More than half of small and medium-sized businesses in the UK have been targeted by crime, costing owners up to £25m.[i] The disruption of a break in or damage to property can bring with it unexpected costs and lost time, so it’s important to know how to protect your small business.
When you run a small business there are many elements of your day-to-day which can develop issues unexpectedly, resulting in you losing time or money. Taking steps to avoid, or minimise, the damage and protect your livelihood is important. Joe Brown is a Chief Underwriting Officer, Broker Channel Operations at Hiscox UK, he advises making sure you have the right level of cover if something should happen.
“Once you’ve taken on premises for your business – whether a high-street shop or an office space – there are two types of coverage to consider: office building insurance and contents insurance. If you rent your space, it should be your landlord’s responsibility to get building insurance but make sure to check that they do have it. If you own your premises, this will cover the cost of any repairs or even rebuilding.
Office contents insurance, on the other hand, is relevant for just about every business. It covers everything that’s inside your premises, including stock, equipment and furniture, and can also cover goods in transit. Also think about getting cover for any profits that you might lose in the period after an incident. Remember that if, for example, your restaurant burnt down, you wouldn’t only face the financial burden of replacing fittings and stock, you’d also lose several weeks or months of business.”
How to protect your small business
It’s not only getting the correct insurance that will help protect your business, having a business security strategy is important as well. Simple things, like double checking the locks on your building, can make a big difference. Below is some business security advice to follow to ensure your livelihood is as safe as it can be.
Looking after the bricks and mortar
Taking on premises of any kind – workshop, store front or rented, owned or shared office space – is exciting and often fairly key to your business’s success. It’s also an extra responsibility to add to the pile. So once you’ve found a great spot, decorated it and decked it out with the tech and equipment you need, make sure to protect it.
Stay secure: Scrutinise your building’s safety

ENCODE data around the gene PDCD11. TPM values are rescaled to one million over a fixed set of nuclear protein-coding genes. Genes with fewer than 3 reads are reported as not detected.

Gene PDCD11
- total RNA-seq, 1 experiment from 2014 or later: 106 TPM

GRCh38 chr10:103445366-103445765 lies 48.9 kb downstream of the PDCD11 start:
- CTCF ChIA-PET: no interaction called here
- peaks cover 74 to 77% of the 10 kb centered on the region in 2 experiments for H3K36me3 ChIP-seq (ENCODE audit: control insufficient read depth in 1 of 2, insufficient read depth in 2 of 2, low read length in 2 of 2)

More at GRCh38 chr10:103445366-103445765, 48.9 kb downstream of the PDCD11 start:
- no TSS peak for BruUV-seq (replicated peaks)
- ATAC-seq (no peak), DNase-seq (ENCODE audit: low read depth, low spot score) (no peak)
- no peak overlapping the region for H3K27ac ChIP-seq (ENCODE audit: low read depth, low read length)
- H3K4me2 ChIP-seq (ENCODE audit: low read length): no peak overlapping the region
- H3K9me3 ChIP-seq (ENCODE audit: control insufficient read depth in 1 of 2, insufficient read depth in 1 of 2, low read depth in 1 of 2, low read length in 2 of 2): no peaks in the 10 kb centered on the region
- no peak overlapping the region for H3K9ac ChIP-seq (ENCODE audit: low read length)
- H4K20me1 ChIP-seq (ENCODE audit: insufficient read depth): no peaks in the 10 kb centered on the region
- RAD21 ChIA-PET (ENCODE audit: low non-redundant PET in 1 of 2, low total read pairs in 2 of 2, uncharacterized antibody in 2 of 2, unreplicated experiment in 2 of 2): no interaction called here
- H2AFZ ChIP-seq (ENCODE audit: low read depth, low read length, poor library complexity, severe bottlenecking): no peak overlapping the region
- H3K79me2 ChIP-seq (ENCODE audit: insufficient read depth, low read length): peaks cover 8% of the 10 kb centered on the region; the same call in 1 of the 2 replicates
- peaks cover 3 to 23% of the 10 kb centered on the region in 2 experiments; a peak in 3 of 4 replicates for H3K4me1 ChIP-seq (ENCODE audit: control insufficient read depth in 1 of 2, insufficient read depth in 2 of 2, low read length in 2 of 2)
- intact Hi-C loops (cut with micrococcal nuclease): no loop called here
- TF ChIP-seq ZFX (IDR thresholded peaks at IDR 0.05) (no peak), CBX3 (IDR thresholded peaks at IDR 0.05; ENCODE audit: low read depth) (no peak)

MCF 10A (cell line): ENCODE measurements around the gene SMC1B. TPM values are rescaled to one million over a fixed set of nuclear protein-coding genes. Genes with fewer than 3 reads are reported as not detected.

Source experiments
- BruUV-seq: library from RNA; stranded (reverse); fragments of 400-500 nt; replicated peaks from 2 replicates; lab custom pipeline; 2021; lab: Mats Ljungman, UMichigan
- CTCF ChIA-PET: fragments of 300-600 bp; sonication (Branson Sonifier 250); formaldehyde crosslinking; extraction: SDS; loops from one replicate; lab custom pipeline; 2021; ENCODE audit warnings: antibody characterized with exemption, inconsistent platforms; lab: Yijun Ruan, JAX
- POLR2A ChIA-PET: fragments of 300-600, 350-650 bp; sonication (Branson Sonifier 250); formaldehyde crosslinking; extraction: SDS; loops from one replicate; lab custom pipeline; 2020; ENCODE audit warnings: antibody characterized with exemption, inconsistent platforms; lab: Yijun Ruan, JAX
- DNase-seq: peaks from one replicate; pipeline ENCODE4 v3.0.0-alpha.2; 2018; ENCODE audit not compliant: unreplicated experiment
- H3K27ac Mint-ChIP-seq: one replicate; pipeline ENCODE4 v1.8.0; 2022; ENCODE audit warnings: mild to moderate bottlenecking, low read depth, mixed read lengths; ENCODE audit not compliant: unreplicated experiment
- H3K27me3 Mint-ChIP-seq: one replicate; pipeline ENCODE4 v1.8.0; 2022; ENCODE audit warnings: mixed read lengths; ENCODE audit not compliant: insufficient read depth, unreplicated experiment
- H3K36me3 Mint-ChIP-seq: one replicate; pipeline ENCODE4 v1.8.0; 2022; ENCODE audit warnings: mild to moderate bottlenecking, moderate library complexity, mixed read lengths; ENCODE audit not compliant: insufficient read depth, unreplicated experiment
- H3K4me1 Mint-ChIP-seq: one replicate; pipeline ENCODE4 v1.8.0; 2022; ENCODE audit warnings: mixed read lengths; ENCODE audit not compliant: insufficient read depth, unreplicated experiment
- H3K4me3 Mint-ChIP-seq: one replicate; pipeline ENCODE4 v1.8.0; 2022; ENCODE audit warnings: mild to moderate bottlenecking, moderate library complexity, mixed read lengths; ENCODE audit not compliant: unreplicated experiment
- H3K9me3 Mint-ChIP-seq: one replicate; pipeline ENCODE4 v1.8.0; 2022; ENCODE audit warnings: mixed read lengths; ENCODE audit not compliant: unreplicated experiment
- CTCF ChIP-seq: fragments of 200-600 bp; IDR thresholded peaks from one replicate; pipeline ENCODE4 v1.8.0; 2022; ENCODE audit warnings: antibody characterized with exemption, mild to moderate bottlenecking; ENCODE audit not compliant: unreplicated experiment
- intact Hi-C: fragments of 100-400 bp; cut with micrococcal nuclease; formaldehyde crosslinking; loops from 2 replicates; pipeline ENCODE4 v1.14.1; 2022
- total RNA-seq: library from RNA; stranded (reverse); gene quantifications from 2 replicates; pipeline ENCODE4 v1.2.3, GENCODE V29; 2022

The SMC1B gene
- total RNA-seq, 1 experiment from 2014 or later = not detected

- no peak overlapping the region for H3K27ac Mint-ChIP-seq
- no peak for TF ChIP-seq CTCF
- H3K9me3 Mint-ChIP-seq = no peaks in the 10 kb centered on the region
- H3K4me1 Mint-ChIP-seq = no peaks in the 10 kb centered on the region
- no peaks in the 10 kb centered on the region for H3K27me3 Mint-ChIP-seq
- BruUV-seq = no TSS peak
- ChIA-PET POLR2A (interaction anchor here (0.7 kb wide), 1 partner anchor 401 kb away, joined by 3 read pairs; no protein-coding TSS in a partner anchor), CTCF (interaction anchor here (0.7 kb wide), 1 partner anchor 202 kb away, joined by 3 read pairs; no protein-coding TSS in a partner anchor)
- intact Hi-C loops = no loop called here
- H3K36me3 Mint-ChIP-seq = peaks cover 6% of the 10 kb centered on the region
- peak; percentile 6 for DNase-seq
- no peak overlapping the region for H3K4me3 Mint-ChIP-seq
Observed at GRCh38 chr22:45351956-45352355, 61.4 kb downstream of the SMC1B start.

Regardless of what your landlord says, double-check that your windows and doors are secure, install a burglar alarm and smoke detector, and, if your business is based in an area with a high crime rate, or likely to show up on a thief’s radar, think about adding CCTV. Consider your employees’ safety, too – if possible, don’t rent a space in the dodgy part of town.
So once you’ve found a great spot, decorated it and decked it out with the tech and equipment you need, make sure to protect it.
In this video, produced with Courier, we outline some tips on how to safeguard your premises.
Use good judgement: Don’t forget the obvious measures
Keep the office or workspace tidy and free from hazards. Back up your stuff – saving duplicates of any crucial documents and data – and keep expensive equipment out of sight. If you deal with money on-site get a safe and set up clear practices to ensure that there’s never too much cash left in there.
Set some rules: Be sure your staff take responsibility
Everybody makes mistakes but putting routines and rules in place can help us avoid them. Teach staff how best to use equipment and machinery as soon as they join. Consider limiting who has access to the premises, keep an eye on who comes and goes and make it clear what equipment can and can’t be taken off-site.
Get covered: Cover yourself against the unpreventable
It’s not just thieves or fire and water damage that might mess things up for your business – should a client or member of the public be injured while on your premises, you could be held responsible. Find a good insurance policy with a sensible excess to help your business get back on track if you have an unlucky week or two.
[i] : Victim Support study of 500 small to medium business owners, 2015
To find out more, read the full guide to managing business risks